It’s strange now – stopping – being in one place for more than a few days and being inside for at least 8 hours a day. They say sunshine and nature is good for the soul and by god do I believe that – who would’ve thought that sitting at a desk is difficult? After basking in the world’s beauty for 4 months and spending everyday outdoors, being inside for that long every day pretty much feels like I’m crushing my soul. I have to remember to engage my mind and not just sink back into the routine which so easily numbs. It’s peaceful to settle, it’s good to have a base but those feet are getting itchy again and so for now I have to remind myself to breathe – to get outside and experience all that I can – before I lovingly haul that rucksack onto my back once more.

The transition back into real life is never an easy one and with it comes questions which many of us aren’t ready to answer – what will you do for the rest of your life? How will you make money? These are questions which we manage to avoid when we’re hauling our backpacks around Asia, sipping on 20p rum and cokes. The silent assumptions that you’re ready to settle down – now that you’ve got that out of your system – come hard and fast. Smile and nod at these people…the ones who are too comfortable in their routines to even dare to dream to do as you have done, for they will never know the wonders and delights of the world which you have experienced.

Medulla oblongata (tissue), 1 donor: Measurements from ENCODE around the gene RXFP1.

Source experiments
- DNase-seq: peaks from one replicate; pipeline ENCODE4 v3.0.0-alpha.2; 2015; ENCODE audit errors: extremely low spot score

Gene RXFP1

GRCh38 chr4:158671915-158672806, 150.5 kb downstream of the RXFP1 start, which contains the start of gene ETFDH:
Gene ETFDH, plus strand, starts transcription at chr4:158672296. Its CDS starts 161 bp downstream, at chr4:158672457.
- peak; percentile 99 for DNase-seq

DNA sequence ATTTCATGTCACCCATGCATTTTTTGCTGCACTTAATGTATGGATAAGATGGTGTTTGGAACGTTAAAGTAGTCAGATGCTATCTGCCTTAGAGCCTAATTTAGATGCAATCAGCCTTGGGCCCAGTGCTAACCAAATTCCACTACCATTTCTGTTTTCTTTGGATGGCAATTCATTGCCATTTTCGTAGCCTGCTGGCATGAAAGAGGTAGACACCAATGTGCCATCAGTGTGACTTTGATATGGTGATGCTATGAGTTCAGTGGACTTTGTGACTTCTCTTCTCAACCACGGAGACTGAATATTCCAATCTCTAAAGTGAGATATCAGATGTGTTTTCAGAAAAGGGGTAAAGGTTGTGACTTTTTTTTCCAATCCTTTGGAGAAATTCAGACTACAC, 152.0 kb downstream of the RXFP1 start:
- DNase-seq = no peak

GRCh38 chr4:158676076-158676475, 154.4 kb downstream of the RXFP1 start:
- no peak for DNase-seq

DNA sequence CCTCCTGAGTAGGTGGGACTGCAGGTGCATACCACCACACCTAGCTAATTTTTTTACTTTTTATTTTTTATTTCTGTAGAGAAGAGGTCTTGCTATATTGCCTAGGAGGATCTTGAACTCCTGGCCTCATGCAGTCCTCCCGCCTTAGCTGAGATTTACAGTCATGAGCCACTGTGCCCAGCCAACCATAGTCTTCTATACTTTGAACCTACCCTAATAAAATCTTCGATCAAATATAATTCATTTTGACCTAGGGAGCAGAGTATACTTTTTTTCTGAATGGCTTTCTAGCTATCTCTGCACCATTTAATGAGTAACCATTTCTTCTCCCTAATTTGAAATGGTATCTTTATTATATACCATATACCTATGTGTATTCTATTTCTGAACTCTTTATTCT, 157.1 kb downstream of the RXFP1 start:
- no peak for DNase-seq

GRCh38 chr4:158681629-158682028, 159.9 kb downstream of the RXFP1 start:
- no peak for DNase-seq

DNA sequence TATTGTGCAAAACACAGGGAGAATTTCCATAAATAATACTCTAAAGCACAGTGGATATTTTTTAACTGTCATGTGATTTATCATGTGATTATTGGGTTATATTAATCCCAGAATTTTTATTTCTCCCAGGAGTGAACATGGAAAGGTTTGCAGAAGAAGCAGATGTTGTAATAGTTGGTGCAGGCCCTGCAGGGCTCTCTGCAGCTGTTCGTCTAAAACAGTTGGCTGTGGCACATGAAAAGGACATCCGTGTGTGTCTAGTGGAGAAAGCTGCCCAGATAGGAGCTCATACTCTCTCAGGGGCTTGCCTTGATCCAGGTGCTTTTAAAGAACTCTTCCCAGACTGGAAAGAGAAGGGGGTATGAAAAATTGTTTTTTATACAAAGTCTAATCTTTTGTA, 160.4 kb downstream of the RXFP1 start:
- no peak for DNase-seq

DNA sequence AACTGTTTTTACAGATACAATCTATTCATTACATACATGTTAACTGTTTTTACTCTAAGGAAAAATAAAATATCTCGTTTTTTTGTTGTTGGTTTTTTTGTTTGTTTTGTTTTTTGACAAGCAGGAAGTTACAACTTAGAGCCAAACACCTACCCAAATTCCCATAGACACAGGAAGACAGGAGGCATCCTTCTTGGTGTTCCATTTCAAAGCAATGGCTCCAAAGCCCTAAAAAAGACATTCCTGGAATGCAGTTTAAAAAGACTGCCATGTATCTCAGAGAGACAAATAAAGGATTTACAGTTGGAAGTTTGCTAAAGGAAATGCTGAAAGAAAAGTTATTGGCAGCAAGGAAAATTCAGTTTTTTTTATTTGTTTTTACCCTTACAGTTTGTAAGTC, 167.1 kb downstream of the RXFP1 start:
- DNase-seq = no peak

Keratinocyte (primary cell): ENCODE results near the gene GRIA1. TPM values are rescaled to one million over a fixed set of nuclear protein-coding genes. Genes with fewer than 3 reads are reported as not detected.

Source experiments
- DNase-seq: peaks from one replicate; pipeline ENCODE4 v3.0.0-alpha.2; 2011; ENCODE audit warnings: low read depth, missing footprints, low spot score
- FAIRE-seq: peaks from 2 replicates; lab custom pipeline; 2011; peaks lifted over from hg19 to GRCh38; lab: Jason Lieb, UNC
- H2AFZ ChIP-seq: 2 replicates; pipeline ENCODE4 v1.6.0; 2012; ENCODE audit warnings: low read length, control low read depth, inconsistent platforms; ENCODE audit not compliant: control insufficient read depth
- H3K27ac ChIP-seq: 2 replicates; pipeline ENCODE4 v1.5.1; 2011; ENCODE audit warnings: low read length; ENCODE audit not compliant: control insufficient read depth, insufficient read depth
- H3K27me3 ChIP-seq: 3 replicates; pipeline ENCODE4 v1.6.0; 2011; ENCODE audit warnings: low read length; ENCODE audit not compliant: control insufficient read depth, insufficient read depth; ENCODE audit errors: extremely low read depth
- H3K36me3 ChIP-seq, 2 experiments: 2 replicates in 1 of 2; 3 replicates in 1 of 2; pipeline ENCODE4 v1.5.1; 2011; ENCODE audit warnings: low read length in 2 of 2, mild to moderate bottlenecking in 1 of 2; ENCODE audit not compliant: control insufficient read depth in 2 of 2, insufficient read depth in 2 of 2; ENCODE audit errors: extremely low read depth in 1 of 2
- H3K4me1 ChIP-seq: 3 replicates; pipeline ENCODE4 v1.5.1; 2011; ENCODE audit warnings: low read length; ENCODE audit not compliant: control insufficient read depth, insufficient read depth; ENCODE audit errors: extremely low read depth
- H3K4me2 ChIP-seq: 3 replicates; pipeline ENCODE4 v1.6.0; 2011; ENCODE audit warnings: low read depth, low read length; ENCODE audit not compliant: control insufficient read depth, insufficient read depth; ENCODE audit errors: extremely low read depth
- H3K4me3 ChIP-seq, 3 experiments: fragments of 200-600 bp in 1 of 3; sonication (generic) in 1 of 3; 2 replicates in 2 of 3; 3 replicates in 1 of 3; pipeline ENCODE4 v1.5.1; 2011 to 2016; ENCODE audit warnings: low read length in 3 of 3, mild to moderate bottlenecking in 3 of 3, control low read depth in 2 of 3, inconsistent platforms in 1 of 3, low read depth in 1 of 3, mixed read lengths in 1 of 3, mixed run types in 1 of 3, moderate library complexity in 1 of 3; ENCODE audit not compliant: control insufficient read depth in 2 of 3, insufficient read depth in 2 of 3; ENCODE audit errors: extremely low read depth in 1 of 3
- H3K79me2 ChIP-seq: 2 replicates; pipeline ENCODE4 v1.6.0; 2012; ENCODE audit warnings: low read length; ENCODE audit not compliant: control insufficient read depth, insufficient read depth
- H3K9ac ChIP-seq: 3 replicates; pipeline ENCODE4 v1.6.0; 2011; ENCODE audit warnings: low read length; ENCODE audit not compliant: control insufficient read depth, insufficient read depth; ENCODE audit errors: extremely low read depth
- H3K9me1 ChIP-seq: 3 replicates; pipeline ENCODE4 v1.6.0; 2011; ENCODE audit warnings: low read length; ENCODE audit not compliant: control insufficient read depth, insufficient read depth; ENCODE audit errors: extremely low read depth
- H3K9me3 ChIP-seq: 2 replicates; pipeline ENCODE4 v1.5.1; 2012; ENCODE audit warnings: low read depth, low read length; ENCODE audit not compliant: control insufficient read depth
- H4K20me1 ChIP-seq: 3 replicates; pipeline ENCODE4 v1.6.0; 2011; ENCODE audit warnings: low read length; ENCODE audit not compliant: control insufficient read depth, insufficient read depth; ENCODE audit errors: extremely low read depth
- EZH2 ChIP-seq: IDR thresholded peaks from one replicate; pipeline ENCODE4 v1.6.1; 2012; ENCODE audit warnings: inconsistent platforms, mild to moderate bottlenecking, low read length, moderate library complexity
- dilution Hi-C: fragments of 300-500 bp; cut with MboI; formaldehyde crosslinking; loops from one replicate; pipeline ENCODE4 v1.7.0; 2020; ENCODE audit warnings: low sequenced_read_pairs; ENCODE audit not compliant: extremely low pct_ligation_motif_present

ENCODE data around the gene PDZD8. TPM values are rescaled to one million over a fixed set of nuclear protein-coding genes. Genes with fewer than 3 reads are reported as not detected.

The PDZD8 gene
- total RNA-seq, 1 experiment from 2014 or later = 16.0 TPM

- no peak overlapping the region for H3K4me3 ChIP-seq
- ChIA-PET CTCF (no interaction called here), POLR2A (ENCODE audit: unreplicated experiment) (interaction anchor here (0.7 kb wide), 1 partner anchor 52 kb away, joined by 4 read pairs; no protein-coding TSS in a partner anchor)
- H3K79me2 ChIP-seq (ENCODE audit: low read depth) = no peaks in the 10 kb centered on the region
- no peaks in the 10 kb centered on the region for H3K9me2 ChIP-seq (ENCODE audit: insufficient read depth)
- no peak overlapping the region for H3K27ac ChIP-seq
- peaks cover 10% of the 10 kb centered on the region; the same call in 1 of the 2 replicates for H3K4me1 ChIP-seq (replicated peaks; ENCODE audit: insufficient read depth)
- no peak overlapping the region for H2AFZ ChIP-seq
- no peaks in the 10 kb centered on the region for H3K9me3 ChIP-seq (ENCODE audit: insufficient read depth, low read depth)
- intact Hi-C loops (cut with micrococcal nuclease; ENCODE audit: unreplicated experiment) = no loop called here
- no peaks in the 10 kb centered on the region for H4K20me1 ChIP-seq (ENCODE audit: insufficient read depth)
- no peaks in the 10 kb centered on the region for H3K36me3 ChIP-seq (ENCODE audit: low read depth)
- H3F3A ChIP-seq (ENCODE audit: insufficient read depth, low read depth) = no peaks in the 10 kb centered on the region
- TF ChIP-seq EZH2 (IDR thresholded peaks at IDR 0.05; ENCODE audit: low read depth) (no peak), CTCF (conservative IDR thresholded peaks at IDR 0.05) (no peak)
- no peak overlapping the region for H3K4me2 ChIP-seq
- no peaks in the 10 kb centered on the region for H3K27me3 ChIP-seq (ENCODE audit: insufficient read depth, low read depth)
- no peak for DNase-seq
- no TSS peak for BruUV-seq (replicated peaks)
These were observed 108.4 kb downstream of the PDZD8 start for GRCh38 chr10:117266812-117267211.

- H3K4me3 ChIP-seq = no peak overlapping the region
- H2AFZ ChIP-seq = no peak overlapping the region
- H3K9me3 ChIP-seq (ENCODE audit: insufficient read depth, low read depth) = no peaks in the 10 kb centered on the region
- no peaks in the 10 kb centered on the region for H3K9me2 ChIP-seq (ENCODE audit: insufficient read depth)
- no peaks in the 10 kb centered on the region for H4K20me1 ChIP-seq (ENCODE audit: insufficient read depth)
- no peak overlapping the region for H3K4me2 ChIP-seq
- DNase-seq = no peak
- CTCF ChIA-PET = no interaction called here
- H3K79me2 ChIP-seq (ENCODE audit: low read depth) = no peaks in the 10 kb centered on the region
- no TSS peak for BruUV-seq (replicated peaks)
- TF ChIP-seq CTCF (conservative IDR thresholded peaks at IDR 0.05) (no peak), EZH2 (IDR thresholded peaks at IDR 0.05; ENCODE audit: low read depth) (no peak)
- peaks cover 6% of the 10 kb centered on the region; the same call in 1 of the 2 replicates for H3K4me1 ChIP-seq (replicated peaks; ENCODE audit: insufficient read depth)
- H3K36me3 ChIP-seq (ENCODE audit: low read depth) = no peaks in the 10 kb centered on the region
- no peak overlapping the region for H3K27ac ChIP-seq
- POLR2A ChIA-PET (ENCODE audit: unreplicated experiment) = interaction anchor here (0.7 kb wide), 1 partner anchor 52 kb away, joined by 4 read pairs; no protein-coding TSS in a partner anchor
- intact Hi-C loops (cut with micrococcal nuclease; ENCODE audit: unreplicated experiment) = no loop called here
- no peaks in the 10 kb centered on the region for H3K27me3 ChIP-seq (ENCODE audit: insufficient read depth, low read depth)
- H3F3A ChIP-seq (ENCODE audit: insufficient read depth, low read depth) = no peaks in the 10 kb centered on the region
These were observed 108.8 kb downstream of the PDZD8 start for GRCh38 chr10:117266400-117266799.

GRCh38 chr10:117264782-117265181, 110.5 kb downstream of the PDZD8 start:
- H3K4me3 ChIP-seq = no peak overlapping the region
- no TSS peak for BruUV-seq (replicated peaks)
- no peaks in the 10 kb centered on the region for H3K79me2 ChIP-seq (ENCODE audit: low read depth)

For now, my soul remains with those beautiful people in those beautiful countries. But I think the thing I’ll try to focus on for now is to continue to integrate the practices and ways of life I learned and loved in Asia into my day to day life…because isn’t that what’s important? In a world where we are constantly being pressured to divide and to shut out others in need, it is so important to spend time exploring these countries and fall in love with ways of life so amazingly different to your own.

It is a good life. It is a damn good life.

 

Do not ask yourself what the world needs. Ask yourself what makes you come alive and then go do that. Because what the world needs is people who have come alive. – Howard Thurman

Be weird. Be wonderful.:)

East Coast; Cebu, Apo & Malapascua

Across on the East Cost on the island of Cebu, we ventured south down the Filipino archipelago to catch the ferry across to Negros and then a further ferry South East to the island of Siquijor.